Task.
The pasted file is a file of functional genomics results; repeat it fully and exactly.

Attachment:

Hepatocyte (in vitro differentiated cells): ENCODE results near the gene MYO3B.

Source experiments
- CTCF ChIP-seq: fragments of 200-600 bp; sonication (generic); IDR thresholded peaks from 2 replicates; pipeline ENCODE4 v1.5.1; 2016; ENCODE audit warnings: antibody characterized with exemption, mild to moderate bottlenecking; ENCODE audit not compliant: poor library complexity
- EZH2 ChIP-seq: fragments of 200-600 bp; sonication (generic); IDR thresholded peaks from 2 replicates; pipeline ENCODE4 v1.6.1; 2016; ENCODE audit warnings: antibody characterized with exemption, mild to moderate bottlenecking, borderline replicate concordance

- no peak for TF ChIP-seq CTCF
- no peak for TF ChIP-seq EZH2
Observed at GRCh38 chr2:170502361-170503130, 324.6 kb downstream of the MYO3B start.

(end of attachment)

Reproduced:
Hepatocyte (in vitro differentiated cells): ENCODE results near the gene MYO3B.

Source experiments
- CTCF ChIP-seq: fragments of 200-600 bp; sonication (generic); IDR thresholded peaks from 2 replicates; pipeline ENCODE4 v1.5.1; 2016; ENCODE audit warnings: antibody characterized with exemption, mild to moderate bottlenecking; ENCODE audit not compliant: poor library complexity
- EZH2 ChIP-seq: fragments of 200-600 bp; sonication (generic); IDR thresholded peaks from 2 replicates; pipeline ENCODE4 v1.6.1; 2016; ENCODE audit warnings: antibody characterized with exemption, mild to moderate bottlenecking, borderline replicate concordance

- no peak for TF ChIP-seq CTCF
- no peak for TF ChIP-seq EZH2
Observed at GRCh38 chr2:170502361-170503130, 324.6 kb downstream of the MYO3B start.